Peer Review

Guided peer review is another way in which staff can develop clinical judgment skills. Similar to traditional physician peer-review, nursing peer review is a analysis of written documentation of past patient care on an individual practice basis. This process, by the way, is also helpful to encourage more thorough documentation. Learn more about nursing peer review in corrections from this series.


Reflective practice is another clinical activity encouraging development of clinical judgment. Reflection on an actual significant clinical experience such as an unexpected death or near-miss experience can yield a wealth of wisdom for the nurses involved. By guiding the discussion toward analysis and synthesis of information, the experience can expand both individual and group learning. New staff members can be asked to keep a journal of their patient experiences that is reviewed periodically with the nurse manager or a senior staff member. The journal activity helps with reflection and the documentation can guide discussion into deeper meanings of assessments or a better understanding of facility processes.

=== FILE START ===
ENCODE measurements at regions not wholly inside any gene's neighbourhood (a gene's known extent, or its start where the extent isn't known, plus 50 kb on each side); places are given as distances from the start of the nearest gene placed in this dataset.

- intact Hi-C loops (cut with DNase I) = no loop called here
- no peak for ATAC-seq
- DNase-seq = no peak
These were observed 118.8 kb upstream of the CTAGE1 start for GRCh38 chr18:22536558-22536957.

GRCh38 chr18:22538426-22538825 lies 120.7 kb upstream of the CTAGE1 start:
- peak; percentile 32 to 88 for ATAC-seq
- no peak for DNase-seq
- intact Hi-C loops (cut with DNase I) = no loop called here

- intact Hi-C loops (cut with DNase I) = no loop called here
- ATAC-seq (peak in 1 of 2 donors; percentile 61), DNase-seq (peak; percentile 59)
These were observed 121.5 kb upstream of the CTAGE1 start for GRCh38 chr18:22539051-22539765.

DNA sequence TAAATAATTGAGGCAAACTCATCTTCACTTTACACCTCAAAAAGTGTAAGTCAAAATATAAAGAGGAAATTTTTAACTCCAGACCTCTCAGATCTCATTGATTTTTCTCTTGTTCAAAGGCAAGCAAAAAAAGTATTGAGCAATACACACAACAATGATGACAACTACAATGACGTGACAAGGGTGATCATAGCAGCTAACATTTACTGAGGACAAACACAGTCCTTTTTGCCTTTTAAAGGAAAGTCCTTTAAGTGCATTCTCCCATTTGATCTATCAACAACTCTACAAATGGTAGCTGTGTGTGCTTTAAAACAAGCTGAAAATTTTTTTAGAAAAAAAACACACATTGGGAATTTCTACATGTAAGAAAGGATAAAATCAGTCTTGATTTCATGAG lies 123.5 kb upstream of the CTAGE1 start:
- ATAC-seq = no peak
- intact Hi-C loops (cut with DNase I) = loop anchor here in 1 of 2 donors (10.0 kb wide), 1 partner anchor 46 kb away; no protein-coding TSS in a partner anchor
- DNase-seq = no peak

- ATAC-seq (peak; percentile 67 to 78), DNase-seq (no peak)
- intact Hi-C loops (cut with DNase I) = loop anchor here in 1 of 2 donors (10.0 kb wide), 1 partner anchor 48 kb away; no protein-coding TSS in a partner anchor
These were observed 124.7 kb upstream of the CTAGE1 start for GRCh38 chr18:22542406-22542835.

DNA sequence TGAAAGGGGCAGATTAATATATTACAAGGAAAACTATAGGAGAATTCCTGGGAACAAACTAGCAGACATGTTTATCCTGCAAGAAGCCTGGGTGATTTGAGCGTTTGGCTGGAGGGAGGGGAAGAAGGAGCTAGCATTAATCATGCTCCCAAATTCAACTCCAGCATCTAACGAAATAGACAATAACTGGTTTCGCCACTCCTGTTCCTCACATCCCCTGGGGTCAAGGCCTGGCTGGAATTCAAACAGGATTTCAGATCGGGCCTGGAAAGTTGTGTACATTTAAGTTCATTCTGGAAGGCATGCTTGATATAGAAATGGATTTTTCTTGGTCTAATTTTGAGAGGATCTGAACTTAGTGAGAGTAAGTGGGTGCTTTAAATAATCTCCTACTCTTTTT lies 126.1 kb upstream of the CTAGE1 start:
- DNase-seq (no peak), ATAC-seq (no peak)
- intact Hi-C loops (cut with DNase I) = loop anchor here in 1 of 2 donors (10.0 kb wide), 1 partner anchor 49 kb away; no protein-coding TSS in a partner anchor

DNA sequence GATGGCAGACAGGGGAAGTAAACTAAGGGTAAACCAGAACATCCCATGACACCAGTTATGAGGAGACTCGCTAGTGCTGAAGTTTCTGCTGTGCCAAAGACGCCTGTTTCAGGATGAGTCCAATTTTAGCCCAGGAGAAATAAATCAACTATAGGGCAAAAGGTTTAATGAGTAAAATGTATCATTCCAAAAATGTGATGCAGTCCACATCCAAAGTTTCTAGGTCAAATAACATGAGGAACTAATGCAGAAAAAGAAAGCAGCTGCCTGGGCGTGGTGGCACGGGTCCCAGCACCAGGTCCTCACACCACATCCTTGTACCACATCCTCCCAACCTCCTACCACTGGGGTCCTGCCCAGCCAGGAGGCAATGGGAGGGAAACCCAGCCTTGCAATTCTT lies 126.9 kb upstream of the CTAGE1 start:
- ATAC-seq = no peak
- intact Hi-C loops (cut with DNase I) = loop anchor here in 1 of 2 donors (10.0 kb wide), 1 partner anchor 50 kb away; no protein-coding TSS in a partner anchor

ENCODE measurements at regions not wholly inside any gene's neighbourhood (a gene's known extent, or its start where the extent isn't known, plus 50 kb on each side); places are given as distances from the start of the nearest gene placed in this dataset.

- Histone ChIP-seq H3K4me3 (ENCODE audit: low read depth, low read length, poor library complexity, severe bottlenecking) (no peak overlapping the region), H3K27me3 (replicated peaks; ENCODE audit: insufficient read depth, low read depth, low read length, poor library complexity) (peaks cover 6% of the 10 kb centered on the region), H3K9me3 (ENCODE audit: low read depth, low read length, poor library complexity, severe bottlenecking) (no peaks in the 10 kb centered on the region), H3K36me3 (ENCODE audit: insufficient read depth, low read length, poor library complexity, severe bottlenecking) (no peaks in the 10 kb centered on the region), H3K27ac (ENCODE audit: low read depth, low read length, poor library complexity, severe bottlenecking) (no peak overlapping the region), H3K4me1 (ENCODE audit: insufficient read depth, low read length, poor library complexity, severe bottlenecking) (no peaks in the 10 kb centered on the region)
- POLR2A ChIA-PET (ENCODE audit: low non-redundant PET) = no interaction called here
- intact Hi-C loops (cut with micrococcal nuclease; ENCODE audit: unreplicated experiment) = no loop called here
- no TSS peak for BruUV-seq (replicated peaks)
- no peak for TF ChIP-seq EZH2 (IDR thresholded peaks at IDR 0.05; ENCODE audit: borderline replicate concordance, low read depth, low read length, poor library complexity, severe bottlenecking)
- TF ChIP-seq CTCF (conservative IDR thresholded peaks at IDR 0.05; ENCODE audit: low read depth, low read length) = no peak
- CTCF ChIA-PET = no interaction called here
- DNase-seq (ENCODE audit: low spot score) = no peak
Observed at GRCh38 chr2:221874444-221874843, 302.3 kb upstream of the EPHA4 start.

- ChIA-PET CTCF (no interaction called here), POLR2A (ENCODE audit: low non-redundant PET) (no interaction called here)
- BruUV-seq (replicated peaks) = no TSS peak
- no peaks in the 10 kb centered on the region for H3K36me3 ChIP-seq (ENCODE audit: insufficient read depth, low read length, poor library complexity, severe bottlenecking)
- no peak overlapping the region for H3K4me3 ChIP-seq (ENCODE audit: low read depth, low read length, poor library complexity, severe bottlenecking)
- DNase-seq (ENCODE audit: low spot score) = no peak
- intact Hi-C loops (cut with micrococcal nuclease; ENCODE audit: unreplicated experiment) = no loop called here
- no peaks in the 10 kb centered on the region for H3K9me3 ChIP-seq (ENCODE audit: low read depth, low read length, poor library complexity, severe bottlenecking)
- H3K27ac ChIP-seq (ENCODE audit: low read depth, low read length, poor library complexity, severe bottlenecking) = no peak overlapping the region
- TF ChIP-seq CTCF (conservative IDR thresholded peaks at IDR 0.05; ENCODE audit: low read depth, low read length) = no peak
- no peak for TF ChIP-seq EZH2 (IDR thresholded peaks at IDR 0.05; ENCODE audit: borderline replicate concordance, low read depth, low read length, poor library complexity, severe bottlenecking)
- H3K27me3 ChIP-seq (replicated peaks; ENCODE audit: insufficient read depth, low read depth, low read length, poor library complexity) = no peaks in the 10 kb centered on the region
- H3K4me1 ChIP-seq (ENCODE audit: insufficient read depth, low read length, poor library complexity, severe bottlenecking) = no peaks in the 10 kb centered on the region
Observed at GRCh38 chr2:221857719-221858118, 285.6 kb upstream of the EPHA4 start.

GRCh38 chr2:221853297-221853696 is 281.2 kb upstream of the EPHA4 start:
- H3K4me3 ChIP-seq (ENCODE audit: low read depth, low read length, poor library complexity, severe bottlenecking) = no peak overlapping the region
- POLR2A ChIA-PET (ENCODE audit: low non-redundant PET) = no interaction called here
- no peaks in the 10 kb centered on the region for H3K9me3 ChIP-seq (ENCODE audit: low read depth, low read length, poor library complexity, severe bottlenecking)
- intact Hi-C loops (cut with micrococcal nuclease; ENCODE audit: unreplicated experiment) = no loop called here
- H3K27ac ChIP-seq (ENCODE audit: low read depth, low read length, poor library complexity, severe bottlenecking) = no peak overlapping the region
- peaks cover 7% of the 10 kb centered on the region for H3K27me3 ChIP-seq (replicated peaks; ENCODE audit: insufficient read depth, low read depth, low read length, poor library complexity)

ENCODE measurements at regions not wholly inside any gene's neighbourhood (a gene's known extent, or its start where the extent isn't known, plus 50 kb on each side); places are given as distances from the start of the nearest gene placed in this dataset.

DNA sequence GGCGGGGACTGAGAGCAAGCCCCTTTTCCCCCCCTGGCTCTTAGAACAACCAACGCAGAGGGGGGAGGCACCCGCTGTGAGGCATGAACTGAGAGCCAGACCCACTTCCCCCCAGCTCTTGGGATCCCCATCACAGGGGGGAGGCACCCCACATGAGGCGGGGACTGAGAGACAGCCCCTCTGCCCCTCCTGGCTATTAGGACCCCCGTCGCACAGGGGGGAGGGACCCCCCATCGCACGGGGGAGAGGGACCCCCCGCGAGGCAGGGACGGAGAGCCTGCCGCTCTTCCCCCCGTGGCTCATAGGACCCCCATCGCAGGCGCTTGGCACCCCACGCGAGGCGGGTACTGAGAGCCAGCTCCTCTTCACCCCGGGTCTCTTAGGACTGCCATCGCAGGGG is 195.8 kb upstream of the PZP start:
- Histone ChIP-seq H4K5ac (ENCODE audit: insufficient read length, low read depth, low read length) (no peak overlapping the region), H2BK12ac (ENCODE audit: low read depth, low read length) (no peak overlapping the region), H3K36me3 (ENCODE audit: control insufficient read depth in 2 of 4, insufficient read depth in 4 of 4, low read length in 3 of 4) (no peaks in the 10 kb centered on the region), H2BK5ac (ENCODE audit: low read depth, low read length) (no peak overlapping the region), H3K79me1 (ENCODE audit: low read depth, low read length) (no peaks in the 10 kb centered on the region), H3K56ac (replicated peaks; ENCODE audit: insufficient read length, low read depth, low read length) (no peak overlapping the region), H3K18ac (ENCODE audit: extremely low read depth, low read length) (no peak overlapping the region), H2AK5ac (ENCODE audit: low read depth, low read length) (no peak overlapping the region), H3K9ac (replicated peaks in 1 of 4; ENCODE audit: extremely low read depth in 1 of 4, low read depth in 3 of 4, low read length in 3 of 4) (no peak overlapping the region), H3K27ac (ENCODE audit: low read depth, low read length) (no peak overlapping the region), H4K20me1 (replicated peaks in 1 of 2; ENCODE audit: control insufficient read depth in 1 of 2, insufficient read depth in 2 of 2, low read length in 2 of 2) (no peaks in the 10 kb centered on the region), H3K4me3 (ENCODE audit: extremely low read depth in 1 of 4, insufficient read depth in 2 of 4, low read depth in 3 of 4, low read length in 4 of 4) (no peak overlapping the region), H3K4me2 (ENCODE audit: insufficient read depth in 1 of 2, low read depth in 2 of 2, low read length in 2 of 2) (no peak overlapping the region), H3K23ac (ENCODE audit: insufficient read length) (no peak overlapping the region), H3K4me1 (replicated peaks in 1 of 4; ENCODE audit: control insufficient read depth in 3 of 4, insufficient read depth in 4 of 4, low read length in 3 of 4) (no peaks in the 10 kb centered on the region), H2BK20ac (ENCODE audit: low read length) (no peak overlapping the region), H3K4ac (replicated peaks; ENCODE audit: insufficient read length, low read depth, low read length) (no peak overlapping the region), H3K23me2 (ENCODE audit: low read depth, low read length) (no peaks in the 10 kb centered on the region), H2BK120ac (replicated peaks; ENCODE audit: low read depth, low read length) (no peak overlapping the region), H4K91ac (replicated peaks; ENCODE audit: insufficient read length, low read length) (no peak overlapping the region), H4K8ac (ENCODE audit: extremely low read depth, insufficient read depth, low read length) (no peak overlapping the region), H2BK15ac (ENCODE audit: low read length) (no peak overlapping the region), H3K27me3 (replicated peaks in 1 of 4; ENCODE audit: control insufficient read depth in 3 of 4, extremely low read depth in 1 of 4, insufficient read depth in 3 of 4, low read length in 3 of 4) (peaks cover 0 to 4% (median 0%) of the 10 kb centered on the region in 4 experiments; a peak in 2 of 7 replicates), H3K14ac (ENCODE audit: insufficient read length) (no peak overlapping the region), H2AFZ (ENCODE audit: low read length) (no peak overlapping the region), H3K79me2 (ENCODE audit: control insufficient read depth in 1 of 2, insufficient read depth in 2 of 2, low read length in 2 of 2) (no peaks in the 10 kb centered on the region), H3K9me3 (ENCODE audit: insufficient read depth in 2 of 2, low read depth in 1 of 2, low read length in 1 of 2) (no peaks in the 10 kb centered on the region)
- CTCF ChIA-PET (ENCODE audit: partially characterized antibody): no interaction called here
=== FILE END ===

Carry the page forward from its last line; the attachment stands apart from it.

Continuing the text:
Another clinical activity that builds clinical judgment is simulation. Simulation allows a safe practice experience while developing procedural skill and team kills in collaboration and coordination of care. Use the disaster drill and man-down simulations to encourage clinical judgment development. Debrief the simulations as you would an actual experience and guide staff to truly think about why various decisions were made.